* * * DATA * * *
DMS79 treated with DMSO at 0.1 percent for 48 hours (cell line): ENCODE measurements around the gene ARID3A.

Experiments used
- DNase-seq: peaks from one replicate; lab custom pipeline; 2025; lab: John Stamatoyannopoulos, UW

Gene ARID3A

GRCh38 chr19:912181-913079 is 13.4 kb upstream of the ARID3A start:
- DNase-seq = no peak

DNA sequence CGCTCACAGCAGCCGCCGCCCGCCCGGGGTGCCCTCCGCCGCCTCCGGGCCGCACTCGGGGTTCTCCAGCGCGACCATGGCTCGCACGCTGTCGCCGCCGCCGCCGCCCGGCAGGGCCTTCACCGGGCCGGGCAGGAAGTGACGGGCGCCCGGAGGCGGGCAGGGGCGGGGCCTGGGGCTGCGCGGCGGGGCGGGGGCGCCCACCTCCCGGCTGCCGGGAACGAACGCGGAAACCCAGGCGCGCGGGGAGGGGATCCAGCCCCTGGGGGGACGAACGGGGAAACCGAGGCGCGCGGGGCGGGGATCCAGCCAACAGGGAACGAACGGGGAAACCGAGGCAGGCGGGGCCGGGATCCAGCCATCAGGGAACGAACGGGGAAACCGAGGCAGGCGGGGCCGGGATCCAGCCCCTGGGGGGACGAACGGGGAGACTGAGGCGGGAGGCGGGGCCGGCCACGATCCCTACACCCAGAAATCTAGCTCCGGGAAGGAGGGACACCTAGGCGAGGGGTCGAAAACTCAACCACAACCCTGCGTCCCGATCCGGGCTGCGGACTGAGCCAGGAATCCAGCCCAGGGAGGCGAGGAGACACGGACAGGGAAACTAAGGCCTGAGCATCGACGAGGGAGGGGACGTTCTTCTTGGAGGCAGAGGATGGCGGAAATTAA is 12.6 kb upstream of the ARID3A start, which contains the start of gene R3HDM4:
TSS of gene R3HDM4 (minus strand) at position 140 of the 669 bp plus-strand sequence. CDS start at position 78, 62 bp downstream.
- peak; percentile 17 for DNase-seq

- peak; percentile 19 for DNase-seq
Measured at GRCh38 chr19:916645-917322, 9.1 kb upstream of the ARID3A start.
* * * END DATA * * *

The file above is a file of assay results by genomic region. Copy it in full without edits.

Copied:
DMS79 treated with DMSO at 0.1 percent for 48 hours (cell line): ENCODE measurements around the gene ARID3A.

Experiments used
- DNase-seq: peaks from one replicate; lab custom pipeline; 2025; lab: John Stamatoyannopoulos, UW

Gene ARID3A

GRCh38 chr19:912181-913079 is 13.4 kb upstream of the ARID3A start:
- DNase-seq = no peak

DNA sequence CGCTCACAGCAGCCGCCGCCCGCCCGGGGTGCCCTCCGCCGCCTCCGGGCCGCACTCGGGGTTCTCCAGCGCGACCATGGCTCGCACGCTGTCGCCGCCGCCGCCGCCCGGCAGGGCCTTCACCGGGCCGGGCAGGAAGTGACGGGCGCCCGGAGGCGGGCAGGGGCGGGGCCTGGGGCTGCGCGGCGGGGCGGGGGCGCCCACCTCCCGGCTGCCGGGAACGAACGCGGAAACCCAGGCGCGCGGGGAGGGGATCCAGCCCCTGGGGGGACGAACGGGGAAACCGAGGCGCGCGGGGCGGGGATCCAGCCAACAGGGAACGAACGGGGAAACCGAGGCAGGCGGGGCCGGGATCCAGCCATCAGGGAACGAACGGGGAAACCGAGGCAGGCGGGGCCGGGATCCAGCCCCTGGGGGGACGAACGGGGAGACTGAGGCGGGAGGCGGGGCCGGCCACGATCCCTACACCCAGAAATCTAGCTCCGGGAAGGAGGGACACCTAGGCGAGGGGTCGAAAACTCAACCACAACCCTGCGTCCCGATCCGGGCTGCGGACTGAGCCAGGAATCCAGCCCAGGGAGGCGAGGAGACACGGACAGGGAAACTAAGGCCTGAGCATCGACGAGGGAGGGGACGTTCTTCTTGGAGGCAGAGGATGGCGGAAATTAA is 12.6 kb upstream of the ARID3A start, which contains the start of gene R3HDM4:
TSS of gene R3HDM4 (minus strand) at position 140 of the 669 bp plus-strand sequence. CDS start at position 78, 62 bp downstream.
- peak; percentile 17 for DNase-seq

- peak; percentile 19 for DNase-seq
Measured at GRCh38 chr19:916645-917322, 9.1 kb upstream of the ARID3A start.